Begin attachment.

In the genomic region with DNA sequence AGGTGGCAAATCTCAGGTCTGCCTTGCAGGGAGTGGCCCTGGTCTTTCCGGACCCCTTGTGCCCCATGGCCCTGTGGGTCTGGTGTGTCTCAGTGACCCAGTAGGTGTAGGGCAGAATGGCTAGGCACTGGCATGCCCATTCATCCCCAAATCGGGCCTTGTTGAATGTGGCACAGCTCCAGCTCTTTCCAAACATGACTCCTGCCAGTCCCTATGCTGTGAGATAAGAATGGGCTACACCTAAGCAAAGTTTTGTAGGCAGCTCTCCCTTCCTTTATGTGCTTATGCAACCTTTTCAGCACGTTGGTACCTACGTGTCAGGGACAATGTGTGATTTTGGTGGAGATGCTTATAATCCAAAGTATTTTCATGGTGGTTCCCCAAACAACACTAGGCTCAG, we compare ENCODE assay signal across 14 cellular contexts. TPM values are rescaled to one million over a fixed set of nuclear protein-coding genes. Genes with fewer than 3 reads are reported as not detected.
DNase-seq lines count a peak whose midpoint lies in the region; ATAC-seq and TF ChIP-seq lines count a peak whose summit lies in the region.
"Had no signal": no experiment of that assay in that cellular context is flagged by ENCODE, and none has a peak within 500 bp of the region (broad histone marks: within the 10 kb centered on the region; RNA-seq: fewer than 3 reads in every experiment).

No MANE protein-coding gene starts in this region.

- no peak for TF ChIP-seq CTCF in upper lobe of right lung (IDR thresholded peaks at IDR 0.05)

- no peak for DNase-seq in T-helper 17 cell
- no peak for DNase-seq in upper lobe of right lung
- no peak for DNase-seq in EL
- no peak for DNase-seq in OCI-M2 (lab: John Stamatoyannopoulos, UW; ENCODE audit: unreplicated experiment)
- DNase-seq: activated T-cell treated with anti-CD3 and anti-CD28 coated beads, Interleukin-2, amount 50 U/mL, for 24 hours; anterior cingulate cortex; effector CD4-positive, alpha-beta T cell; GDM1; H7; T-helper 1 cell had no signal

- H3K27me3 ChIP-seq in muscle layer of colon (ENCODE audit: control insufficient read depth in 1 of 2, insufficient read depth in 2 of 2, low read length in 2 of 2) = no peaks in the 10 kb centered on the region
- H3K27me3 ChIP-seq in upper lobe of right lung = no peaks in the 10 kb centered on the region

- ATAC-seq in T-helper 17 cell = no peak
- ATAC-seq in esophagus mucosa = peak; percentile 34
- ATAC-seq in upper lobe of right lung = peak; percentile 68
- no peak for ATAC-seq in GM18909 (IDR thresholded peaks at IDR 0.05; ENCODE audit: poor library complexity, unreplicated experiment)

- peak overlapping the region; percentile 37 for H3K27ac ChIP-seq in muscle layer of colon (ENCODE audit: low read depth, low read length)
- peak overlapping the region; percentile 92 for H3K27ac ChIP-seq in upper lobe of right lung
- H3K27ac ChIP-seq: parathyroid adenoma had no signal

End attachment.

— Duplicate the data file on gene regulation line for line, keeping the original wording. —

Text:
In the genomic region with DNA sequence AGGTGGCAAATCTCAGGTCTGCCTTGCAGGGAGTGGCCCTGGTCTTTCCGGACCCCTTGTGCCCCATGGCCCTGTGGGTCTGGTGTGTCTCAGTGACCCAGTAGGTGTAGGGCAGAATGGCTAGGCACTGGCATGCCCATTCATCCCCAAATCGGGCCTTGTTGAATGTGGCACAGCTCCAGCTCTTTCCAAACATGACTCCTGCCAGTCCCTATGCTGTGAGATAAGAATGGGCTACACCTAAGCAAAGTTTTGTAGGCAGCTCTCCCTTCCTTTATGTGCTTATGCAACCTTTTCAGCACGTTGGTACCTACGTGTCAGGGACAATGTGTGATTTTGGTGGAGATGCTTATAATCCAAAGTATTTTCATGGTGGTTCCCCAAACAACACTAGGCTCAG, we compare ENCODE assay signal across 14 cellular contexts. TPM values are rescaled to one million over a fixed set of nuclear protein-coding genes. Genes with fewer than 3 reads are reported as not detected.
DNase-seq lines count a peak whose midpoint lies in the region; ATAC-seq and TF ChIP-seq lines count a peak whose summit lies in the region.
"Had no signal": no experiment of that assay in that cellular context is flagged by ENCODE, and none has a peak within 500 bp of the region (broad histone marks: within the 10 kb centered on the region; RNA-seq: fewer than 3 reads in every experiment).

No MANE protein-coding gene starts in this region.

- no peak for TF ChIP-seq CTCF in upper lobe of right lung (IDR thresholded peaks at IDR 0.05)

- no peak for DNase-seq in T-helper 17 cell
- no peak for DNase-seq in upper lobe of right lung
- no peak for DNase-seq in EL
- no peak for DNase-seq in OCI-M2 (lab: John Stamatoyannopoulos, UW; ENCODE audit: unreplicated experiment)
- DNase-seq: activated T-cell treated with anti-CD3 and anti-CD28 coated beads, Interleukin-2, amount 50 U/mL, for 24 hours; anterior cingulate cortex; effector CD4-positive, alpha-beta T cell; GDM1; H7; T-helper 1 cell had no signal

- H3K27me3 ChIP-seq in muscle layer of colon (ENCODE audit: control insufficient read depth in 1 of 2, insufficient read depth in 2 of 2, low read length in 2 of 2) = no peaks in the 10 kb centered on the region
- H3K27me3 ChIP-seq in upper lobe of right lung = no peaks in the 10 kb centered on the region

- ATAC-seq in T-helper 17 cell = no peak
- ATAC-seq in esophagus mucosa = peak; percentile 34
- ATAC-seq in upper lobe of right lung = peak; percentile 68
- no peak for ATAC-seq in GM18909 (IDR thresholded peaks at IDR 0.05; ENCODE audit: poor library complexity, unreplicated experiment)

- peak overlapping the region; percentile 37 for H3K27ac ChIP-seq in muscle layer of colon (ENCODE audit: low read depth, low read length)
- peak overlapping the region; percentile 92 for H3K27ac ChIP-seq in upper lobe of right lung
- H3K27ac ChIP-seq: parathyroid adenoma had no signal